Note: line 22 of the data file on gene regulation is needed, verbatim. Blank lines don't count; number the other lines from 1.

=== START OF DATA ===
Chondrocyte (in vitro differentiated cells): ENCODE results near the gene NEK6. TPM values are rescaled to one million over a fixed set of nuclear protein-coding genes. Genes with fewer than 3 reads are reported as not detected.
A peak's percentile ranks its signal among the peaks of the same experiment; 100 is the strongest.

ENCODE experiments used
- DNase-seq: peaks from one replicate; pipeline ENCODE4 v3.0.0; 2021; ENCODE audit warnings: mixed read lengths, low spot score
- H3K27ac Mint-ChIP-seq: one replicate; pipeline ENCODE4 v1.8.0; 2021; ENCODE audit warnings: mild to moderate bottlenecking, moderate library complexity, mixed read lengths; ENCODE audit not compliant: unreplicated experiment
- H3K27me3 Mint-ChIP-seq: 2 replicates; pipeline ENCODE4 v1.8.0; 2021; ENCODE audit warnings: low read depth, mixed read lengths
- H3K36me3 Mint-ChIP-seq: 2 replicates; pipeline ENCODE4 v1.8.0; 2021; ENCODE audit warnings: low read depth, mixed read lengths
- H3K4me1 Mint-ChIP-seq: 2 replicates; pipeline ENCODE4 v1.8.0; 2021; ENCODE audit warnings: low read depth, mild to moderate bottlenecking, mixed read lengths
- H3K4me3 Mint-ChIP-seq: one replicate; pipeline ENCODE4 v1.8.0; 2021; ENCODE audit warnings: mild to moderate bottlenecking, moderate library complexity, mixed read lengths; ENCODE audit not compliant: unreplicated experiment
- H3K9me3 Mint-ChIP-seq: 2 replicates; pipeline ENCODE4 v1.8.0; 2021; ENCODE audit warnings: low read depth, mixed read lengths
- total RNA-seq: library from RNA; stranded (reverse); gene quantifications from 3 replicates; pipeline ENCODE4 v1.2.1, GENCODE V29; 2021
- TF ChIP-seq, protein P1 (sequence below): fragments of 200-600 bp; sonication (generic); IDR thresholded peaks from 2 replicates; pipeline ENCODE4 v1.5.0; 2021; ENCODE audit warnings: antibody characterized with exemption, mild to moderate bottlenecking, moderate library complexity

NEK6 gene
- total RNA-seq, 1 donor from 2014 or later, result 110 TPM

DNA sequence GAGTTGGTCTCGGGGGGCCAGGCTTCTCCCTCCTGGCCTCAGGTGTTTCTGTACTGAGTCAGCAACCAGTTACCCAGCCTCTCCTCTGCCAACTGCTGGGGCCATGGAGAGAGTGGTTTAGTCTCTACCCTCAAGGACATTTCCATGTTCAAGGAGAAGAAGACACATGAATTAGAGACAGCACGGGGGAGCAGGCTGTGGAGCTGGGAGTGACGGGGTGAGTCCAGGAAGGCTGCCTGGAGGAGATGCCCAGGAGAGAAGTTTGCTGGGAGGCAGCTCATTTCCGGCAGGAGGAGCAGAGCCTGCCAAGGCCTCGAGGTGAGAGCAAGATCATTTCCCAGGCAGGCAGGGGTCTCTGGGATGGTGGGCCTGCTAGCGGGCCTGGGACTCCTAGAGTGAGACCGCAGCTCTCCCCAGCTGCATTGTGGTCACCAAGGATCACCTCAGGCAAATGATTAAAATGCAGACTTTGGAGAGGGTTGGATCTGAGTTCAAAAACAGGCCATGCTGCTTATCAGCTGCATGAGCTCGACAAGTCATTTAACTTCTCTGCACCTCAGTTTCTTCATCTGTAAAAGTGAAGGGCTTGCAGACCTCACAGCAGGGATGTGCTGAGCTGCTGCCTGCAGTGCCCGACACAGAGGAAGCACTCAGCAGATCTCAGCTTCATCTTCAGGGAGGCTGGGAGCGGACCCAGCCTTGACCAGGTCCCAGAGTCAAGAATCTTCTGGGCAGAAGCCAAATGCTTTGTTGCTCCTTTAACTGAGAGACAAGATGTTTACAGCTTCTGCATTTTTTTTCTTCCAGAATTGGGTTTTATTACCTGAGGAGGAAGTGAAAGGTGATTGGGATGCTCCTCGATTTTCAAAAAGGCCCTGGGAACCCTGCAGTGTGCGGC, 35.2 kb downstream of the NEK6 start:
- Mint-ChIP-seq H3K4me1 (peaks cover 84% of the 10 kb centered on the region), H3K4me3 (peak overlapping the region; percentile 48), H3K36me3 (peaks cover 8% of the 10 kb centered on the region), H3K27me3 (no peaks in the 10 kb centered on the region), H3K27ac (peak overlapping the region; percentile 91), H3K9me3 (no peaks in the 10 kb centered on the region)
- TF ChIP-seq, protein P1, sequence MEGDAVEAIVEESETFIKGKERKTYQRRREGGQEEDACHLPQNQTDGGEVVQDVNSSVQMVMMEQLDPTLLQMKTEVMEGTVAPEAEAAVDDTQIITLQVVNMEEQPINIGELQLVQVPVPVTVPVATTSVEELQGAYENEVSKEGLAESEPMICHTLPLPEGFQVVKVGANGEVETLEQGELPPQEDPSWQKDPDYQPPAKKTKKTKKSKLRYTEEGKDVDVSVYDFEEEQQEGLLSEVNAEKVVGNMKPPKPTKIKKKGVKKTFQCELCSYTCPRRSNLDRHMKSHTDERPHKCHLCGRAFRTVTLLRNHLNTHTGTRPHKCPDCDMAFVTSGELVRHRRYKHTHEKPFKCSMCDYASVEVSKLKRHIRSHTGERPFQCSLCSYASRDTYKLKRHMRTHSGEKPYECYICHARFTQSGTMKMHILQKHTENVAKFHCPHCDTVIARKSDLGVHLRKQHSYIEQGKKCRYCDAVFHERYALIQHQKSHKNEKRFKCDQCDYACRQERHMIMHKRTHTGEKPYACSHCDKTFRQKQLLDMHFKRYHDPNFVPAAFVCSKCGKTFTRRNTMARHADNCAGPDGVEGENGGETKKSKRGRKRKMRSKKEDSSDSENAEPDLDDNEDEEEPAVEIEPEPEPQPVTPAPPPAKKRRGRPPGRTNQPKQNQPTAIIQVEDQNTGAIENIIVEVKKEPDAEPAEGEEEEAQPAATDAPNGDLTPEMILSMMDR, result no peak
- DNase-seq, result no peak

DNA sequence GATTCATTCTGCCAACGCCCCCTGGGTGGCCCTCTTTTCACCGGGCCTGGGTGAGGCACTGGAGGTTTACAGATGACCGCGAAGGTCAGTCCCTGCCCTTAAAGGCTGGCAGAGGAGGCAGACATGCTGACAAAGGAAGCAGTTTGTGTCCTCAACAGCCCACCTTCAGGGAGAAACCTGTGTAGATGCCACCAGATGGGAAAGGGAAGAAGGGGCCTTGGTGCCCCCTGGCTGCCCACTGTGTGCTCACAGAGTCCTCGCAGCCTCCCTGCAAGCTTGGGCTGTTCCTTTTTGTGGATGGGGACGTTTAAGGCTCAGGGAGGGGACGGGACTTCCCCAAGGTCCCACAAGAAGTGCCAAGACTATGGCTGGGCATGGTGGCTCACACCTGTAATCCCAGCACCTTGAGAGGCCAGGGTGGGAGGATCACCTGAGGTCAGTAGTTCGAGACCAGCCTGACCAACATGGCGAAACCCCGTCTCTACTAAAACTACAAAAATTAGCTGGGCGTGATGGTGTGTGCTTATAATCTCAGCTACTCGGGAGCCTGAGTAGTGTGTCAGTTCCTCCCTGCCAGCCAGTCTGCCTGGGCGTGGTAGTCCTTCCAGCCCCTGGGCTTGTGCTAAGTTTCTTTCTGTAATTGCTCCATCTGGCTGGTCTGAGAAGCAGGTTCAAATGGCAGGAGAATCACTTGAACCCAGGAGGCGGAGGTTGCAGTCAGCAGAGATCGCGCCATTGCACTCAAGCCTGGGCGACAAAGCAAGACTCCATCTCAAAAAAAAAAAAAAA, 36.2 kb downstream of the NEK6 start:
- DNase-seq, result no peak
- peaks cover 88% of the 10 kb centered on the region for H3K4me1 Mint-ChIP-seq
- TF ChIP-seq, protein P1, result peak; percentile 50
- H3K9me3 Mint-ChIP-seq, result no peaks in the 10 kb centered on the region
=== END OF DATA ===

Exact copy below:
- TF ChIP-seq, protein P1, result peak; percentile 50